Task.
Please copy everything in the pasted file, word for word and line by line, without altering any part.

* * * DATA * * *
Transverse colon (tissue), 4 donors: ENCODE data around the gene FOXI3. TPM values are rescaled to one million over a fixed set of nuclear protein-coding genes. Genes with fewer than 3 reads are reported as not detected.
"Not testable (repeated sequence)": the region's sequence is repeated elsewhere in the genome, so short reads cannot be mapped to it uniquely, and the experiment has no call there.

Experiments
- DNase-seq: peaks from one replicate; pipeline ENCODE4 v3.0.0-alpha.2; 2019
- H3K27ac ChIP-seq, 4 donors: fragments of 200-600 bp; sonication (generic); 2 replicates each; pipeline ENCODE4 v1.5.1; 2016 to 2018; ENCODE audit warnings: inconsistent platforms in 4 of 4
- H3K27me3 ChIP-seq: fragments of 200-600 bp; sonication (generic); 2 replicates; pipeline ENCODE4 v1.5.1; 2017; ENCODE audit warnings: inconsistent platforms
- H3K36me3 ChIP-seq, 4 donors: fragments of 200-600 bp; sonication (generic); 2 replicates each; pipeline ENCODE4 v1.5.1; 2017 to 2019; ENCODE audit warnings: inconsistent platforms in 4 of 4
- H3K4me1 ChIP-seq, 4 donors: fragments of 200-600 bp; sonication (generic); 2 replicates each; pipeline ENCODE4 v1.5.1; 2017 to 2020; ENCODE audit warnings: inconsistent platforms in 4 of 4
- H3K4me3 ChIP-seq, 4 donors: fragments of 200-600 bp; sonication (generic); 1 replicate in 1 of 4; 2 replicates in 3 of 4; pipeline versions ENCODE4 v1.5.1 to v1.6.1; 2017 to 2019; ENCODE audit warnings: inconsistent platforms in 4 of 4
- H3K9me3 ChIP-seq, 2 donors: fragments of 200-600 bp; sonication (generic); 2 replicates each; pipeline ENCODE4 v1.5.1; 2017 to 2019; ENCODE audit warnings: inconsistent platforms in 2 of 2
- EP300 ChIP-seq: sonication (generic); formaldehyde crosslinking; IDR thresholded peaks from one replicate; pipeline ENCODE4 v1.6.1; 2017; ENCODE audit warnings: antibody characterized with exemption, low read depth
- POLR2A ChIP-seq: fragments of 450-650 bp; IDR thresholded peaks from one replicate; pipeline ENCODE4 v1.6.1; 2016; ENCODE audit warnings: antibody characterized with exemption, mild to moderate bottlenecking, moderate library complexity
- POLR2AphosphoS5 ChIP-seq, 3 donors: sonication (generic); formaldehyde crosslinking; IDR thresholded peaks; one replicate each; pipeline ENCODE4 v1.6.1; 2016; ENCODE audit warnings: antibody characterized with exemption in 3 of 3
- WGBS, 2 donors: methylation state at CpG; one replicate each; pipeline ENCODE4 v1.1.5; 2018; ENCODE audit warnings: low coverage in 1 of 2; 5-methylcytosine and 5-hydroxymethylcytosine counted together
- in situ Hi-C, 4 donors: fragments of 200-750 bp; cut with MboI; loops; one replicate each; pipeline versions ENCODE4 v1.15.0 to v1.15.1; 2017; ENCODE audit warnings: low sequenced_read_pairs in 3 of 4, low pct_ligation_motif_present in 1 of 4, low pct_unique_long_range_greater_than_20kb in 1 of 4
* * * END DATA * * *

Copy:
Transverse colon (tissue), 4 donors: ENCODE data around the gene FOXI3. TPM values are rescaled to one million over a fixed set of nuclear protein-coding genes. Genes with fewer than 3 reads are reported as not detected.
"Not testable (repeated sequence)": the region's sequence is repeated elsewhere in the genome, so short reads cannot be mapped to it uniquely, and the experiment has no call there.

Experiments
- DNase-seq: peaks from one replicate; pipeline ENCODE4 v3.0.0-alpha.2; 2019
- H3K27ac ChIP-seq, 4 donors: fragments of 200-600 bp; sonication (generic); 2 replicates each; pipeline ENCODE4 v1.5.1; 2016 to 2018; ENCODE audit warnings: inconsistent platforms in 4 of 4
- H3K27me3 ChIP-seq: fragments of 200-600 bp; sonication (generic); 2 replicates; pipeline ENCODE4 v1.5.1; 2017; ENCODE audit warnings: inconsistent platforms
- H3K36me3 ChIP-seq, 4 donors: fragments of 200-600 bp; sonication (generic); 2 replicates each; pipeline ENCODE4 v1.5.1; 2017 to 2019; ENCODE audit warnings: inconsistent platforms in 4 of 4
- H3K4me1 ChIP-seq, 4 donors: fragments of 200-600 bp; sonication (generic); 2 replicates each; pipeline ENCODE4 v1.5.1; 2017 to 2020; ENCODE audit warnings: inconsistent platforms in 4 of 4
- H3K4me3 ChIP-seq, 4 donors: fragments of 200-600 bp; sonication (generic); 1 replicate in 1 of 4; 2 replicates in 3 of 4; pipeline versions ENCODE4 v1.5.1 to v1.6.1; 2017 to 2019; ENCODE audit warnings: inconsistent platforms in 4 of 4
- H3K9me3 ChIP-seq, 2 donors: fragments of 200-600 bp; sonication (generic); 2 replicates each; pipeline ENCODE4 v1.5.1; 2017 to 2019; ENCODE audit warnings: inconsistent platforms in 2 of 2
- EP300 ChIP-seq: sonication (generic); formaldehyde crosslinking; IDR thresholded peaks from one replicate; pipeline ENCODE4 v1.6.1; 2017; ENCODE audit warnings: antibody characterized with exemption, low read depth
- POLR2A ChIP-seq: fragments of 450-650 bp; IDR thresholded peaks from one replicate; pipeline ENCODE4 v1.6.1; 2016; ENCODE audit warnings: antibody characterized with exemption, mild to moderate bottlenecking, moderate library complexity
- POLR2AphosphoS5 ChIP-seq, 3 donors: sonication (generic); formaldehyde crosslinking; IDR thresholded peaks; one replicate each; pipeline ENCODE4 v1.6.1; 2016; ENCODE audit warnings: antibody characterized with exemption in 3 of 3
- WGBS, 2 donors: methylation state at CpG; one replicate each; pipeline ENCODE4 v1.1.5; 2018; ENCODE audit warnings: low coverage in 1 of 2; 5-methylcytosine and 5-hydroxymethylcytosine counted together
- in situ Hi-C, 4 donors: fragments of 200-750 bp; cut with MboI; loops; one replicate each; pipeline versions ENCODE4 v1.15.0 to v1.15.1; 2017; ENCODE audit warnings: low sequenced_read_pairs in 3 of 4, low pct_ligation_motif_present in 1 of 4, low pct_unique_long_range_greater_than_20kb in 1 of 4